Ideal Duration: 7 - 10 days
Best Time: April - June (Spring) and October - November (Autumn) Read More
Currency: New Turkish Lira (YTL)
Settled on the border of Asia and Europe, Turkey is an archive of Islamic Middle East impact and the influence of Christian European West. Turkey at present represents a modern and westernised culture that exists along with its more exotic and esoteric side hidden from outside world. Explore the dual sides of the country with the natural panoramic landscape, historic places, fertile valleys, huge mountain ranges, rugged coastline and quaint villages. The capital city of Istanbul is the heartbeat of the country buzzing with cafes, bustling bazaars, aroma of spices, enchanting belly dancers, nightclubs and hammams.
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April - June (Spring) and October - November (Autumn) is the best time to visit Turkey
The geographical position of Turkey is quite strategic connecting Europe and Asia. The country touches border with Georgia and Armenia to the northeast, Iran to the east, Iraq to the south-east, Mediterranean and Syria to the south, the Aegean Sea to the west and Greece and Bulgaria to the north-west. Around 97% area of the country, lies in the Asia Minor (or Anatolia) while only 3% of the country's area called Thrace is the European portion bordering Bulgaria and Greece. The two parts are separated by the Bosphorus, a strait linking the Black Sea and the Aegean Sea. Ankara, the biggest city of the country, lies in the central plains of Anatolia. One will observe a huge difference between the cultures of the western part of Turkey, which is modernised while the eastern sections are quite conservative.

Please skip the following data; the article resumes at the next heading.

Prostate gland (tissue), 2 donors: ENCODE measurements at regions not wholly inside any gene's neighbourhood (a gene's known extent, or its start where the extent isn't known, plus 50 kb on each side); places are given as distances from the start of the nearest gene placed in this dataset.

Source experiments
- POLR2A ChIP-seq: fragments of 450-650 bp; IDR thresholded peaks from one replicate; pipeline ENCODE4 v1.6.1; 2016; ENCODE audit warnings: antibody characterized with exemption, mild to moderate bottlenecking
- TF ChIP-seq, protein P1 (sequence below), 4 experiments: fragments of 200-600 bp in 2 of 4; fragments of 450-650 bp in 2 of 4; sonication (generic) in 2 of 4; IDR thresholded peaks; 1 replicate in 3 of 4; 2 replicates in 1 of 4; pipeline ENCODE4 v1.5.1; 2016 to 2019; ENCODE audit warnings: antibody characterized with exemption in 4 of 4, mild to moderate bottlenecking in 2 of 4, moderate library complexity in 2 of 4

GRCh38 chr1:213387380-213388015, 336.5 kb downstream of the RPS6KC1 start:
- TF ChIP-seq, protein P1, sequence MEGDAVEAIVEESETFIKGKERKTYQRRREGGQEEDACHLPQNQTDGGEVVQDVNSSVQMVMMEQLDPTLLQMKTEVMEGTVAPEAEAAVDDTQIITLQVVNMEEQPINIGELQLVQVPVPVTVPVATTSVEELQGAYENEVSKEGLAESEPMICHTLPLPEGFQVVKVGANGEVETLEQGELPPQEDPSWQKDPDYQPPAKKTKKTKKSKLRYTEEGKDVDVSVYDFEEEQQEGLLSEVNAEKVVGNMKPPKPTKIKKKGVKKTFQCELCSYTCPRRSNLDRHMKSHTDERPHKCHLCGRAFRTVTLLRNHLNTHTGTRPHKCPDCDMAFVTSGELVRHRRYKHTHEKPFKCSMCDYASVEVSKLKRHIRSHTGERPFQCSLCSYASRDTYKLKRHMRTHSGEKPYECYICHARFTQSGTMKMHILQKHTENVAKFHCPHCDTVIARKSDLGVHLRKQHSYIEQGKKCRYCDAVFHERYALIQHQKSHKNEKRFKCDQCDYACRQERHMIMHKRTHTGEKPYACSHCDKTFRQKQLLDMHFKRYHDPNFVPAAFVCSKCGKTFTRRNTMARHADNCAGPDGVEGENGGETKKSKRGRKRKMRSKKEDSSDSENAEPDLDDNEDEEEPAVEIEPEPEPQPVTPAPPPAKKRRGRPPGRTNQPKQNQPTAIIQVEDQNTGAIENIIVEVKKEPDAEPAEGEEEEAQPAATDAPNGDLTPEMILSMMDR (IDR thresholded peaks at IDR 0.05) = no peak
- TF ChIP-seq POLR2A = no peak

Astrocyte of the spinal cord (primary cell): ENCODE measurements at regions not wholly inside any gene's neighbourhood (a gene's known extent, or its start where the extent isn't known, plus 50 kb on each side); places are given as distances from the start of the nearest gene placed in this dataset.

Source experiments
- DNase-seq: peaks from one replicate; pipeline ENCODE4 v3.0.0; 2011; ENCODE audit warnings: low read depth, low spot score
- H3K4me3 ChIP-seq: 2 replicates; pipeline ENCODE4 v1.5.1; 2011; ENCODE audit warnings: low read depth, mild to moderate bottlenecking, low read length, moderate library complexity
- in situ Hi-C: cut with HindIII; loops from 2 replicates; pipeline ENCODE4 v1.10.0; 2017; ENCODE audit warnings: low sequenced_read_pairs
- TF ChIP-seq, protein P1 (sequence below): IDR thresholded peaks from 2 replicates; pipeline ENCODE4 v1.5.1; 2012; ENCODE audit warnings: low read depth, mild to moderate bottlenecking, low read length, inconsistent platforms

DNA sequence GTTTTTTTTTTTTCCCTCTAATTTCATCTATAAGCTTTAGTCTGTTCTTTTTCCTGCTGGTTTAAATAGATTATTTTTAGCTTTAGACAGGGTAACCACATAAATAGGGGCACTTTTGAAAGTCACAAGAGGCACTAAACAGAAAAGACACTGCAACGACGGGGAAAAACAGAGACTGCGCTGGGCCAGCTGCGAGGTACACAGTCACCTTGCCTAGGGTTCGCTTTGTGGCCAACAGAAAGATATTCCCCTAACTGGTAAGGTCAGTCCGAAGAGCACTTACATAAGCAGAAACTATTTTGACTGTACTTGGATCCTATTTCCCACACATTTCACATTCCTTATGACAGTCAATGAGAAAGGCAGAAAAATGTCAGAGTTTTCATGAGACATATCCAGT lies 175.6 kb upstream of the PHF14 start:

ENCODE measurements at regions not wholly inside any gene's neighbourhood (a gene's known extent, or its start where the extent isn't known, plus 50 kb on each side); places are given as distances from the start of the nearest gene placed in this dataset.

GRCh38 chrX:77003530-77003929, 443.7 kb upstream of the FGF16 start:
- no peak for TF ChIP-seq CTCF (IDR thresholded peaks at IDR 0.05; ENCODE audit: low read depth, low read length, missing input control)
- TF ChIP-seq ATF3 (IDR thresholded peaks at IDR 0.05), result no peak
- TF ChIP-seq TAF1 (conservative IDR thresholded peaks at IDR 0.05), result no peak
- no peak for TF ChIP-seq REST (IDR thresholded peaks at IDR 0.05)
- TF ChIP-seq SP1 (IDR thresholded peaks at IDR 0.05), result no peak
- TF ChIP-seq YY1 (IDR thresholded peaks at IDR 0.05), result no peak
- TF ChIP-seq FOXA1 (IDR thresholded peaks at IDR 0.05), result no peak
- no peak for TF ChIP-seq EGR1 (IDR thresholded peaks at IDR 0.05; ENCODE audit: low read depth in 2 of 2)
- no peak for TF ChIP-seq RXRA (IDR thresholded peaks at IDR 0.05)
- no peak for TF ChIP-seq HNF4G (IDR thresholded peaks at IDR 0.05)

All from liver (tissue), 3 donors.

Historic sites and buildings. Rich culture. Archaeological findings. Beautiful mosaic work. Exotic belly dance. Turkish coffee and tea.
Political unrest. Littering on the roads. Smoking culture. Electricity and water problem.
Turkey offers a wide range of accommodation options to its visitors with an aim to cater all kind of travellers. There are a variety of luxury city hotels, seaside resorts, budget hotels, guesthouses or simple pansiyons. The guesthouses are usually clean but offer only basic accommodation sometimes without en-suite WC, shower or air conditioning. Fancy villas and apartments are also available for rent, especially by Aegean and Mediterranean coasts. There are also several campsites in Turkey, however, lack in facilities. At last, there are a number of youth hostels but their standard varies extremely. In Istanbul's Sultanahmet District, the hostels aim at budget travellers offering single, double and twin rooms. There are also some upmarket hostels in the capital city for flash packers but a little expensive.